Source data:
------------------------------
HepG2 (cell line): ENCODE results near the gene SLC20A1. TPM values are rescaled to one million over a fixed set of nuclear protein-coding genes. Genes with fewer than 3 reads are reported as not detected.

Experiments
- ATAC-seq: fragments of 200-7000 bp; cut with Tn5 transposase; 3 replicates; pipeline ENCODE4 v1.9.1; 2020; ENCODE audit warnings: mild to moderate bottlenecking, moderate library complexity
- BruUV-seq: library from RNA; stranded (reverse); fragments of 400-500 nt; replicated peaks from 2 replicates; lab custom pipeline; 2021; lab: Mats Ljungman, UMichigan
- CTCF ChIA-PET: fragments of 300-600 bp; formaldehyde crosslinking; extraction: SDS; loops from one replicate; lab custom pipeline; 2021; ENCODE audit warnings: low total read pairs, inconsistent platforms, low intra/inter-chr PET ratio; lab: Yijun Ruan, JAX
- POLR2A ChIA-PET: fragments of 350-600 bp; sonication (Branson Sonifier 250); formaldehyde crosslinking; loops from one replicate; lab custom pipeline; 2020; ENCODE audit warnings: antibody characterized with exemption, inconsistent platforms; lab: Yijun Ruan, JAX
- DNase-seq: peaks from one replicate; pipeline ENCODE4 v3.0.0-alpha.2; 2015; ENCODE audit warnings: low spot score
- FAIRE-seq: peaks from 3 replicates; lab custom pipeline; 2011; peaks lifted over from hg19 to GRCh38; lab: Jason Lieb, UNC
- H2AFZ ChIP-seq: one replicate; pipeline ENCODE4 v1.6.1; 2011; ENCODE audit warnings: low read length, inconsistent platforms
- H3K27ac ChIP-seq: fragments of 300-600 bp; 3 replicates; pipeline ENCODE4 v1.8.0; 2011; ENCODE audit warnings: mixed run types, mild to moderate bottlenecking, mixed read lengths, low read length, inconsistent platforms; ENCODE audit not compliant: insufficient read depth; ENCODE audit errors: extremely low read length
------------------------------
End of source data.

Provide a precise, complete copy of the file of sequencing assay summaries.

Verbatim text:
HepG2 (cell line): ENCODE results near the gene SLC20A1. TPM values are rescaled to one million over a fixed set of nuclear protein-coding genes. Genes with fewer than 3 reads are reported as not detected.

Experiments
- ATAC-seq: fragments of 200-7000 bp; cut with Tn5 transposase; 3 replicates; pipeline ENCODE4 v1.9.1; 2020; ENCODE audit warnings: mild to moderate bottlenecking, moderate library complexity
- BruUV-seq: library from RNA; stranded (reverse); fragments of 400-500 nt; replicated peaks from 2 replicates; lab custom pipeline; 2021; lab: Mats Ljungman, UMichigan
- CTCF ChIA-PET: fragments of 300-600 bp; formaldehyde crosslinking; extraction: SDS; loops from one replicate; lab custom pipeline; 2021; ENCODE audit warnings: low total read pairs, inconsistent platforms, low intra/inter-chr PET ratio; lab: Yijun Ruan, JAX
- POLR2A ChIA-PET: fragments of 350-600 bp; sonication (Branson Sonifier 250); formaldehyde crosslinking; loops from one replicate; lab custom pipeline; 2020; ENCODE audit warnings: antibody characterized with exemption, inconsistent platforms; lab: Yijun Ruan, JAX
- DNase-seq: peaks from one replicate; pipeline ENCODE4 v3.0.0-alpha.2; 2015; ENCODE audit warnings: low spot score
- FAIRE-seq: peaks from 3 replicates; lab custom pipeline; 2011; peaks lifted over from hg19 to GRCh38; lab: Jason Lieb, UNC
- H2AFZ ChIP-seq: one replicate; pipeline ENCODE4 v1.6.1; 2011; ENCODE audit warnings: low read length, inconsistent platforms
- H3K27ac ChIP-seq: fragments of 300-600 bp; 3 replicates; pipeline ENCODE4 v1.8.0; 2011; ENCODE audit warnings: mixed run types, mild to moderate bottlenecking, mixed read lengths, low read length, inconsistent platforms; ENCODE audit not compliant: insufficient read depth; ENCODE audit errors: extremely low read length